Phillips, Barye Phillips

Bond Casino

When I was about 14 years old, James Bond came into my life. I had read good things about the Ian Fleming novels; even the President liked them. And one spring day in New York City I found them all in paperback, 50 cents each, at the Scribner’s bookstore on Fifth Avenue. I took the series, in a neat stack, to the cash register, where a very attractive woman smiled at me and said, “You’re going to have fun with these.”

I did, reading them after my bedtime, under the covers with a flashlight; I distinctly remember finishing one “after hours,” and quietly getting out of bed, sneaking to the bookshelf for the next one in the series, and just as quietly slipping back into the bed, and opening to the first page, all in about 15 seconds, which was all the suspense I could stand.

Years later, I replaced my Bonds with hardcover editions; but I could not part with the softcovers that had been such a bright spot in my youth. So I kept both sets, one on the shelf and the paperbacks in a closet like an heirloom.

Only this week did I get around to wondering who did the cover art. It was Barye Winchell Phillips (1924-1969) who began doing paperback cover work in 1943. His art usually filled the cover, but the designer at Signet chose to use it more as a accent, with the color and typography being dominant.

Phillips worked quickly – he could do four paintings in a week – and in a variety of styles, which made him a favorite of publishers. And also of boys gazing upon the cover of Casino Royale, opening to page one and beginning a great adventure.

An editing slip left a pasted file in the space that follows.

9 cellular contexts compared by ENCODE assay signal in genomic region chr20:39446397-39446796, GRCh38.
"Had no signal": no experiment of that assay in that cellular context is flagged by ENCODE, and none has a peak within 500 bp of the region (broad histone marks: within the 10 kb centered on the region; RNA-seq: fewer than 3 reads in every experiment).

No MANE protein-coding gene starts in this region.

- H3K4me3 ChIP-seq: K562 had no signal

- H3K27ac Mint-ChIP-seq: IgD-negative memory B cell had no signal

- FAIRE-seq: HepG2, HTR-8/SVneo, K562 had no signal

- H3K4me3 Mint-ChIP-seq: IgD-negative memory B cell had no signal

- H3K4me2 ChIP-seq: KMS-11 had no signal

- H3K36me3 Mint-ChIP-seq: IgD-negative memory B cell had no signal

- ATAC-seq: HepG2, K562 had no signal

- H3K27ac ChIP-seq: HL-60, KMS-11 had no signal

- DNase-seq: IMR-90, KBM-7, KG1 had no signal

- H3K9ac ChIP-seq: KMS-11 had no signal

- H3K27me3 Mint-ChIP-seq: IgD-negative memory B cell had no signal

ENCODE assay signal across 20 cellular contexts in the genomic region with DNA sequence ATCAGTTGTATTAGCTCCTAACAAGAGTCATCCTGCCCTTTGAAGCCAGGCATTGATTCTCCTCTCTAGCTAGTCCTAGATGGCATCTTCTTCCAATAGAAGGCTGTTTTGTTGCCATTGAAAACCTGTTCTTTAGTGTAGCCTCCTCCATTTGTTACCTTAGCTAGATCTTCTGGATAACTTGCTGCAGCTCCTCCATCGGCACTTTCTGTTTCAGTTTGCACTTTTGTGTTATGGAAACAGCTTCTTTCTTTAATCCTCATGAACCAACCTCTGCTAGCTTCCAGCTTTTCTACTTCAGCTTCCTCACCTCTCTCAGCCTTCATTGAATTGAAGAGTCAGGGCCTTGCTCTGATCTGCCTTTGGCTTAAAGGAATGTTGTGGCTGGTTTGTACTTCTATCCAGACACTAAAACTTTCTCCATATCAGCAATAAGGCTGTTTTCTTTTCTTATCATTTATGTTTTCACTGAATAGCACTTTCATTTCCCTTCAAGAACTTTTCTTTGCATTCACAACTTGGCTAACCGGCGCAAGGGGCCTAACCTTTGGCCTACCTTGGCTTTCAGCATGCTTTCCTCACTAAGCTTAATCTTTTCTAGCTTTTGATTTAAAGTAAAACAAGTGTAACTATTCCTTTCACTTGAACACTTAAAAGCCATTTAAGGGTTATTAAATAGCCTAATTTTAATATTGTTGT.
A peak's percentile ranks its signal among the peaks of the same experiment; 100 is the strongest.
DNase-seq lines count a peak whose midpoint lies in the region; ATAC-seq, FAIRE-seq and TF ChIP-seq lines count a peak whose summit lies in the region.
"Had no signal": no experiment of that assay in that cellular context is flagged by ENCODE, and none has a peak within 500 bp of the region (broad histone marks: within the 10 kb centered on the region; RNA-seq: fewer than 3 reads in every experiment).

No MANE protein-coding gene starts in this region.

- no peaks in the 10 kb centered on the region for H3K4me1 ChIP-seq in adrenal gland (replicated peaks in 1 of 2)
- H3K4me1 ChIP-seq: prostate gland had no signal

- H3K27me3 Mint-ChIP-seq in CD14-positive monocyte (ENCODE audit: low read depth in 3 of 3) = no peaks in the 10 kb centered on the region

Bond Live

Bond Moon

Bond Diamonds

Bond From

Bond Doctor

Bond Gold

Bond Thunder


“I think that one’s liking for a book depends in large measure upon the time when one reads it; it must form a link with something that has gone before, answer some unanswered thoughts, open some closed door before which one has been helplessly standing.”

— May 23, 1900, Anne Douglas Sedgwick in a letter to Mrs. James Pitman

On Napping with a Dog

“I’m having the most lovely rests with Kay these days; he slept for an hour on my breast this afternoon. He lies, not at all sure that he will stay, while I skilfully and soporifically scratch his chest, and then, at last, with a deep yielding sigh, his little head sinks, he crimps his feet together — then relaxes — and falls asleep — while enraptured mother broods over him!”

— Anne Douglas Sedgwick in a letter to Adèle le B. Alsop, November 2, 1929